Resume Driven Development
December 24th, 2020
Resume driven development is a quiet and growing problem among software developers. Although it is not yet a popular topic, the negative trend of RDD should be addressed early. Avoiding RDD will help companies and developers confront stagnation and create unique technology-based decisions that move business forward.
What is Resume Driven Development?
Resume Driven Development (RDD) is the unintentional practice of software developers to provide solutions using only the tools that were required to get hired.
If you haven’t applied for a job in the last decade, the process can be jarring. Developers often need to neatly describe their skillset through bulleted lists or selected checkboxes on applications. This process provides help for HR, allowing them to quickly review hundreds of resumes and identify candidates that match a Hiring Manager’s needs. However, the process often leads to hiring employees with a single-focus who only create solutions based on their pre-described skillset.
Mike Loukides discusses the cause of resume driven development in his article of the same name. Loukides explains that hiring managers often have trouble conveying the full ability of the type of developer they need to hire. As a result, they focus instead on programs they should be able to use.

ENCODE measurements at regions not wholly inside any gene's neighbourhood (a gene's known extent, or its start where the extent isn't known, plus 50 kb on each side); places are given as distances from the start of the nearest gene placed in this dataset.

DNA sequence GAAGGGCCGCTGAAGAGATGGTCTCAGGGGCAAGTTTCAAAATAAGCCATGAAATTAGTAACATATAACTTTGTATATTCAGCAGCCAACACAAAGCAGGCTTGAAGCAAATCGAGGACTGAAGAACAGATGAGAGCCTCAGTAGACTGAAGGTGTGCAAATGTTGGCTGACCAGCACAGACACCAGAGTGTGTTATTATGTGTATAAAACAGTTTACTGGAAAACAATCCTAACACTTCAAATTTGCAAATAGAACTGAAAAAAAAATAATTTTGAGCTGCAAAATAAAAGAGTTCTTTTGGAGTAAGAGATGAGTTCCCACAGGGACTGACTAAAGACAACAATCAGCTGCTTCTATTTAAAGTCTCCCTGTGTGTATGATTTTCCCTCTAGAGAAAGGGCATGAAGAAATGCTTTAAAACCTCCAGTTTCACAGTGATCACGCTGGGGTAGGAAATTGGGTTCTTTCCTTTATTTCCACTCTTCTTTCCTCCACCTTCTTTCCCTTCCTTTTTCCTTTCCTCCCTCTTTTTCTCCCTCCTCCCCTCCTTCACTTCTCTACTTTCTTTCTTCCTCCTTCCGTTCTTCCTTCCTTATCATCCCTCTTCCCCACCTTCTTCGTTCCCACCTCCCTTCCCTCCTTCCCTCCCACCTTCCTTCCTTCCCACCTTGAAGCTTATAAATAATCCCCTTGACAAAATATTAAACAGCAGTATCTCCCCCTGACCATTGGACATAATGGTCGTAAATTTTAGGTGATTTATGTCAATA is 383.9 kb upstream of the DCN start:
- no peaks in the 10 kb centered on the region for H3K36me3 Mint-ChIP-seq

By doing this, developers form habits of making decisions based on the programs they use instead of their full skill set. Projects then become optimized to fit the resume of an employee instead of the requirements of end-users.
What does this mean for your website or application?
Resume driven development may seem like a small concern, but it can add up to big challenges for companies when unchecked. Continuing to use the same technology stacks over and over can result in over-stuffed code, latencies, and slow systems. Similarly, only relying on the latest technology can create dependencies, messy code, and frequent bugs.
In his article on Medium, Lokajit Tikayatray explores the dangers of RDD for companies today. He explains that keeping up to date with the latest technologies is a good thing. He even recommends it as a way to help developers in their professional growth. But he also warns that those same technologies must be used in the interest of the organization and shareholders. He suggests that using new tech just because it’s new can lead to unmaintainable and obsolete code when resume driven developers leave.
How Coretechs Avoids RDD
As a custom software agency, our primary goal is to create unique software solutions for the companies we serve. We succeed in that endeavor by hiring developers well-versed in both current and new technologies. We focus on hiring not just for the technologies we work with, but for the problems our clients need to solve.
As a company, we look for team members who are passionate about problem-solving and excited about overcoming a challenge. We encourage our developers to try new technologies and learn new skills.
We focus on solving the problems of today and creating solutions for the problems we’ll face tomorrow.
Photo by Green Chameleon